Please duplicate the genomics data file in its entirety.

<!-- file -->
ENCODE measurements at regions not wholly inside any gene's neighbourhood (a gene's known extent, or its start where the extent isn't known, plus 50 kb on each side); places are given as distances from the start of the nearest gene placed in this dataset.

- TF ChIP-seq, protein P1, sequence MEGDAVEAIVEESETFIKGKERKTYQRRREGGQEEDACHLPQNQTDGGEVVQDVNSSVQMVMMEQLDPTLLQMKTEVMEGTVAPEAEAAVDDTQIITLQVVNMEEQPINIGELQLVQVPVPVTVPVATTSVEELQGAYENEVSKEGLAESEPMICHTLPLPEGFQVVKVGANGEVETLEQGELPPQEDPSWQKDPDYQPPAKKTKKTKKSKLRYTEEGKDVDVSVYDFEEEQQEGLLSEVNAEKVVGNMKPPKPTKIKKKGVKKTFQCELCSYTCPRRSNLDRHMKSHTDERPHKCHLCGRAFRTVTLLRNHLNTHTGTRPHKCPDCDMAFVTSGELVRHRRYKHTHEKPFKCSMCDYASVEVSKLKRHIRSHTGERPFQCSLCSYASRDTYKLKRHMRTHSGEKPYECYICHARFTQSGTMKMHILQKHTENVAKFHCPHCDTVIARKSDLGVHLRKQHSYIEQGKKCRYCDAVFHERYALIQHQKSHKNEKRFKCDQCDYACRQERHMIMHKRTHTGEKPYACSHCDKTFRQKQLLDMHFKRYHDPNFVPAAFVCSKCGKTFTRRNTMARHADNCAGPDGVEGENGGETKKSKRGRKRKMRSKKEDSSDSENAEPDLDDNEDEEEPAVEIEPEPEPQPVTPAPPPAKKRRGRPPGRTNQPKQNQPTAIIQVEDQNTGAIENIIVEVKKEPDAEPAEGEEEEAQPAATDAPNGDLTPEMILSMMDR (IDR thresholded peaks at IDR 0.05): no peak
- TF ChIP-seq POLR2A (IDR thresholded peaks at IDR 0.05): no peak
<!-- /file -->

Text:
ENCODE measurements at regions not wholly inside any gene's neighbourhood (a gene's known extent, or its start where the extent isn't known, plus 50 kb on each side); places are given as distances from the start of the nearest gene placed in this dataset.

- TF ChIP-seq, protein P1, sequence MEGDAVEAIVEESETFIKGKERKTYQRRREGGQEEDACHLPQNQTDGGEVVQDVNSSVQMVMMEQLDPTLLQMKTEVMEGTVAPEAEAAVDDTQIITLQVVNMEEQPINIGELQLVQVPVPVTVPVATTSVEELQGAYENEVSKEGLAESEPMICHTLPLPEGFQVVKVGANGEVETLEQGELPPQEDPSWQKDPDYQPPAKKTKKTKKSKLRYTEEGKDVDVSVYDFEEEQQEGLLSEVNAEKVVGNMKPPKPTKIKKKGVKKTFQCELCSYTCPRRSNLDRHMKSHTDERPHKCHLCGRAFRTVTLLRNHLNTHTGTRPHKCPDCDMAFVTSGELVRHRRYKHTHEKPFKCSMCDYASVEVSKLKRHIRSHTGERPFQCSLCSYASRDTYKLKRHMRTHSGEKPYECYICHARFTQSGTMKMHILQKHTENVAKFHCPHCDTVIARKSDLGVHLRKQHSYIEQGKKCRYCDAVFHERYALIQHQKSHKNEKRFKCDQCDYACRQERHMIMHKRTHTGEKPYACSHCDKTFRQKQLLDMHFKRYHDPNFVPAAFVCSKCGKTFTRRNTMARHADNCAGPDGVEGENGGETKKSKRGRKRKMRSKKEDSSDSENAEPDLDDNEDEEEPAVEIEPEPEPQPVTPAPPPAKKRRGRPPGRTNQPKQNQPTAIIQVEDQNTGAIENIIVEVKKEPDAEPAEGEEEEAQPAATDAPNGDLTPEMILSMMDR (IDR thresholded peaks at IDR 0.05): no peak
- TF ChIP-seq POLR2A (IDR thresholded peaks at IDR 0.05): no peak